President Trump is seeking record spending levels to bolster the U.S. military. With a growing nuclear threat from North Korea and instability in Iran, a strong American military is critical to national defense and the future security of Western civilization. With increased Russian rhetoric, concerns of a confrontation with the former Soviet Empire have reached heights not seen since the Cold War. So it is natural to ask the question, Who would win? If Russia and the U.S. came to an impasse over Syria, Iran, Korea, or other hotbeds of unrest, whose military would be superior? From several studies, we draw the following conclusions.
- Annual military spending: U.S. ($664 billion), Russia ($47 billion)
- Population: U.S. (321 million), Russia (143 million)
- Fit for service: U.S. (120 million), Russia (47 million)
- Active frontline personnel: U.S. (1.4 million), Russia (766,000)
- Reserve personnel: U.S. (1.1 million), Russia (2.5 million)
- Tanks: U.S. (8,800), Russia (15,400)
- Armed fighting vehicles: U.S. (41,000), Russia (31,300)
- Aircraft: U.S. (13,444), Russia (3,547)
- Aircraft carriers: U.S. (19), Russia (1)
- Submarines: U.S. (75), Russia (60)
- Nuclear warheads: U.S. (5,100), Russia (2,200)
- Oil reserves: U.S. (37 billion barrels), Russia (80 billion barrels)
- Allies: U.S. (54 countries), Russia (5 countries)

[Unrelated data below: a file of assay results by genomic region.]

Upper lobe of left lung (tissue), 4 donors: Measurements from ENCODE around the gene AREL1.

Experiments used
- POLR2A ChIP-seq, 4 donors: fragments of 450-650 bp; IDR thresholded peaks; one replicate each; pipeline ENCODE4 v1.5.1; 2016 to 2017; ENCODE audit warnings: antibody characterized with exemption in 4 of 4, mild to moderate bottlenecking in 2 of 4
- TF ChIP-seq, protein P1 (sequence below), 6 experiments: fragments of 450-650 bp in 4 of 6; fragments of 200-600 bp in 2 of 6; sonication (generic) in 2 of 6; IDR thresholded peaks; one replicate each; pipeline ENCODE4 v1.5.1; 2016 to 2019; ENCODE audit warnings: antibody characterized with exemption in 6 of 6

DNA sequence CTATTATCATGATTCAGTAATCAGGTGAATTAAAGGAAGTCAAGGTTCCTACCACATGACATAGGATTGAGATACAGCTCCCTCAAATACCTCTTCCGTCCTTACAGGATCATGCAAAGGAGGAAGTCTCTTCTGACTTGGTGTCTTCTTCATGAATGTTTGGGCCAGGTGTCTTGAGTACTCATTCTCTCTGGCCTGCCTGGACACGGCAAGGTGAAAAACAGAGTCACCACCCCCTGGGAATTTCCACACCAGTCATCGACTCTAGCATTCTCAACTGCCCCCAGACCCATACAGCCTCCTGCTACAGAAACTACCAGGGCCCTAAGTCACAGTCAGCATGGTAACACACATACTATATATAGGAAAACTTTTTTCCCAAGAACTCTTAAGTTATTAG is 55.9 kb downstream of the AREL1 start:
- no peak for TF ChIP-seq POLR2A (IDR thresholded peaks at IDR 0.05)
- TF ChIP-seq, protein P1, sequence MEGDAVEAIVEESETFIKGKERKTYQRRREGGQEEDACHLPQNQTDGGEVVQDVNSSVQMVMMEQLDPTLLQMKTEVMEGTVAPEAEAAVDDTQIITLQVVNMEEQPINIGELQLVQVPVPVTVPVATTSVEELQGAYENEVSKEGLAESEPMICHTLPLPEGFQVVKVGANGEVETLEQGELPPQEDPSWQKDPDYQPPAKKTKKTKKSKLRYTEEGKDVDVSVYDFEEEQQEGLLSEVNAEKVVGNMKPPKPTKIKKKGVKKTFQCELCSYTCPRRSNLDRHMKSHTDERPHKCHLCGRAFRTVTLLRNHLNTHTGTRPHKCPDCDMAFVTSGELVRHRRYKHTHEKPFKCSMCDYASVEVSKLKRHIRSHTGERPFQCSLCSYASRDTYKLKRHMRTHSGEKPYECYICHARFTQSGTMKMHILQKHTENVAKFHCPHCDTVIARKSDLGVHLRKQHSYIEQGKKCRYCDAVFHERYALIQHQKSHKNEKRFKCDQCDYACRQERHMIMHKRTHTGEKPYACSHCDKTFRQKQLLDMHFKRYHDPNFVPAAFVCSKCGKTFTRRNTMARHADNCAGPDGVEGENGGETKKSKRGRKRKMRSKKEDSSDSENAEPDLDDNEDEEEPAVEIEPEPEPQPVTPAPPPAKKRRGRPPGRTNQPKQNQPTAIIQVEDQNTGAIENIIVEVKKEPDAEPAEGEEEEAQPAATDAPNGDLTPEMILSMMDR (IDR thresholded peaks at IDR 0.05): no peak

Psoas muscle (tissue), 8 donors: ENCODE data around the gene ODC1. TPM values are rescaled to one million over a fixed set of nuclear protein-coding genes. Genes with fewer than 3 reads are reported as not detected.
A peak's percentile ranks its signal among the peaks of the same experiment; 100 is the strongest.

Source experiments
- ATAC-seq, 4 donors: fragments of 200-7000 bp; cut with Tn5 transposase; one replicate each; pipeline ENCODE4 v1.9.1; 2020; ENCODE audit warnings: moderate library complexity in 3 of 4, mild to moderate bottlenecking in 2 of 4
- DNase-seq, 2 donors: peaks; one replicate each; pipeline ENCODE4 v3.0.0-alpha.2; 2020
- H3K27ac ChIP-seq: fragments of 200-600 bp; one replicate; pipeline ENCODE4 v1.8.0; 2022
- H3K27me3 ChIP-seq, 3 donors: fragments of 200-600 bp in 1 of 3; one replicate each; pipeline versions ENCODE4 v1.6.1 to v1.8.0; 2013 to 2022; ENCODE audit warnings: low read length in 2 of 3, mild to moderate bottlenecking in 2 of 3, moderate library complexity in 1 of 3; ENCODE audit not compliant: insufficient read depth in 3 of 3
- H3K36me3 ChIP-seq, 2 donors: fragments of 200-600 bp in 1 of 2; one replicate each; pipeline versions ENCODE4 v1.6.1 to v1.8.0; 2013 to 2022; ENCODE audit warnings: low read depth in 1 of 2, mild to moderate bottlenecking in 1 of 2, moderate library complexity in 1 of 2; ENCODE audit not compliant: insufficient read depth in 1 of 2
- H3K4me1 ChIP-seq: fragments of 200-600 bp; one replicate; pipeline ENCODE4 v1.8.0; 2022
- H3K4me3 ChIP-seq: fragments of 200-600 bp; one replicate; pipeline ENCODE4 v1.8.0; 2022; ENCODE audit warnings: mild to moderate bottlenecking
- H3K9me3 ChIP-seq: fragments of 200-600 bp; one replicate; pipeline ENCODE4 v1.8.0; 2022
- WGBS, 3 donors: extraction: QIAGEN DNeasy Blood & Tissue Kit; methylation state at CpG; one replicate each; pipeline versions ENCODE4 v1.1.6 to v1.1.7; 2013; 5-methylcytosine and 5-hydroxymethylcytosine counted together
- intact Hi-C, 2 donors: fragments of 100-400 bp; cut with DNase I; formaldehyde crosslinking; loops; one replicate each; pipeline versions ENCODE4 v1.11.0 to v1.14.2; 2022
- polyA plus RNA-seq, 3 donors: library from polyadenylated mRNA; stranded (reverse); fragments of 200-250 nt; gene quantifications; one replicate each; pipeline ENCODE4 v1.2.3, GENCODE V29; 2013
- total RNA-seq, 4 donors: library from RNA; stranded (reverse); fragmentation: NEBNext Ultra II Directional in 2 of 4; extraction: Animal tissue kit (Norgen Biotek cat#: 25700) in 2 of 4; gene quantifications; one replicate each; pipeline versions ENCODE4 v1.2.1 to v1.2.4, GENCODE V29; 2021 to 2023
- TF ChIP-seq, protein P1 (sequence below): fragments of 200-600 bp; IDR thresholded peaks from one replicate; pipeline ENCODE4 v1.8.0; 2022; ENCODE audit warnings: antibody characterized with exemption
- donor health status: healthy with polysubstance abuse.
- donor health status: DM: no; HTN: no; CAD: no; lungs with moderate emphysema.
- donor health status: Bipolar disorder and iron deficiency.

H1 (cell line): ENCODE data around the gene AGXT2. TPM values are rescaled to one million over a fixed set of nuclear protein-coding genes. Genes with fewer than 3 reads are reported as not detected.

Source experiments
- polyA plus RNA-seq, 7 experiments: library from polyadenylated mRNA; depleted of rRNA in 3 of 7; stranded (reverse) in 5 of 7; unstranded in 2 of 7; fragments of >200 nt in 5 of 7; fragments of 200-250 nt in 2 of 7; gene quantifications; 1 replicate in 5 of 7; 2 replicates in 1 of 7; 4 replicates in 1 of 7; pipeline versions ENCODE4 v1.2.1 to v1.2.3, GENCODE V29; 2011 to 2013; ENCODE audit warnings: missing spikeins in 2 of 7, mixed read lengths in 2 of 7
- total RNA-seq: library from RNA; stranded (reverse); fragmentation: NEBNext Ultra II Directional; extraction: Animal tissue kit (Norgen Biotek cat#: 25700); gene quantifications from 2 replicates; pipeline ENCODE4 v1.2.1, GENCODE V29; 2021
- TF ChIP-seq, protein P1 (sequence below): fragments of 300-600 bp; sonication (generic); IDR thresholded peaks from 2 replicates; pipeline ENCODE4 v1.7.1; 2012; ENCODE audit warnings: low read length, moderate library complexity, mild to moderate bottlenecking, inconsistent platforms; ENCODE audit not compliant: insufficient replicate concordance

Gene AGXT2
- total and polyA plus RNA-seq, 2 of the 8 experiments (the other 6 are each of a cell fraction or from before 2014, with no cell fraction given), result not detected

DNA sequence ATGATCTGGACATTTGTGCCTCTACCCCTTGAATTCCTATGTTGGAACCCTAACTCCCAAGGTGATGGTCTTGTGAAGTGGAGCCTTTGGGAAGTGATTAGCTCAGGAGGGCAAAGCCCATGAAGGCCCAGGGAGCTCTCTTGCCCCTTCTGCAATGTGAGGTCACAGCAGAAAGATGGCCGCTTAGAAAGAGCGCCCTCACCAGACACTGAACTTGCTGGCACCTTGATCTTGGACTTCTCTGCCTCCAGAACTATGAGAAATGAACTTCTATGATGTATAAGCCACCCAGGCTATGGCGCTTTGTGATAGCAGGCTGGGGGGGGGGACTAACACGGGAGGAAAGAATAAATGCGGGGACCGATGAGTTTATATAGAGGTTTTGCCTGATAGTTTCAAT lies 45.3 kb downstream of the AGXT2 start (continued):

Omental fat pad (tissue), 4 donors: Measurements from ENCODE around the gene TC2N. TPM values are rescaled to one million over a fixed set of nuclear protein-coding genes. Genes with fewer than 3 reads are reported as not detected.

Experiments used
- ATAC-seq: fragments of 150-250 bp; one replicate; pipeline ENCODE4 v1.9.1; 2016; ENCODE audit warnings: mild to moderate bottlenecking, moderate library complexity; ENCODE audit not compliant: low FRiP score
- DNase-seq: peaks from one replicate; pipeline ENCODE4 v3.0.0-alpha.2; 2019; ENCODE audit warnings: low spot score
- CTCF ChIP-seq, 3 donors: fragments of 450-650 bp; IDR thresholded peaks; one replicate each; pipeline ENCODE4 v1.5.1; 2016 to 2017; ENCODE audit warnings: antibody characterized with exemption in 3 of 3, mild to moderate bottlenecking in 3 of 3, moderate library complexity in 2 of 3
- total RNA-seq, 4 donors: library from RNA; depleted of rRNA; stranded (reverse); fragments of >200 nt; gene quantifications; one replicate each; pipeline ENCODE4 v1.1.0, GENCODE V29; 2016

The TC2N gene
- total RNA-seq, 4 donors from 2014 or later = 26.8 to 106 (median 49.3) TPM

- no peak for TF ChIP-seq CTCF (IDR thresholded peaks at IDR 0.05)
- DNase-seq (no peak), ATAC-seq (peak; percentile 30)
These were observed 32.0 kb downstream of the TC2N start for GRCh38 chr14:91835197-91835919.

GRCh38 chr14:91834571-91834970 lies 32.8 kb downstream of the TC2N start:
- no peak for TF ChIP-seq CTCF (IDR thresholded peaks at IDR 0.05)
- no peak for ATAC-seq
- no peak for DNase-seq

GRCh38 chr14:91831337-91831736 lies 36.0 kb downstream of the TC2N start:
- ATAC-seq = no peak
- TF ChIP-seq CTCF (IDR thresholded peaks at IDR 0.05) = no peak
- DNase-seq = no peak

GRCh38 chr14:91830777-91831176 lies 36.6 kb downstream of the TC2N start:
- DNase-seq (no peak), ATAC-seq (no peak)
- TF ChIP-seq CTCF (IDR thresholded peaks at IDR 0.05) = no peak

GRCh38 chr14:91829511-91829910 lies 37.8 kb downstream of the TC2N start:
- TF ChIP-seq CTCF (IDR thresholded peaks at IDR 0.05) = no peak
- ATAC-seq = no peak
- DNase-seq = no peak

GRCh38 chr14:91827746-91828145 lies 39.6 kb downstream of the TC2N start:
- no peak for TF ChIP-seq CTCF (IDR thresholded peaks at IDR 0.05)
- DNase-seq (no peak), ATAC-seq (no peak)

For those of you keeping score at home, of these 13 categories, the United States has the advantage in 10 of them. That’s a 10-3 advantage. Of course, some categories matter more than others. For example, one has to be concerned with the 2,200 nuclear warheads in Russia’s possession. At some point, having more nuclear weapons is a limited advantage, as it only takes so much to destroy the enemy.
What can we conclude? Clearly, the U.S. is on a military level of its own. With our advantages, economy, and military spending, it’s hard to imagine a return to the parity between the two powers that existed during the Cold War. However, with the evolution of modern weaponry and growing number of nuclear powers, concern for peace is legitimate. America has the finest military force in the history of the world. And clearly, this is not the time to back off.
But a military advantage is no guarantee of victory. The Roman Empire fell from within, not due to any kind of military superiority from a competing regime. America did not win freedom from Great Britain because she had a military advantage. Israel did not win the six-day war because of her military might.
But none of this is a good excuse for letting down our guard. While America is not great because she is strong, it is important for her to remain strong.
Ronald Reagan understood that a strong military is the key to not having to use the military. When America forgets this powerful lesson, she will become vulnerable to growing international threats. For the sake of our children and grandchildren, may we all pray that day never comes.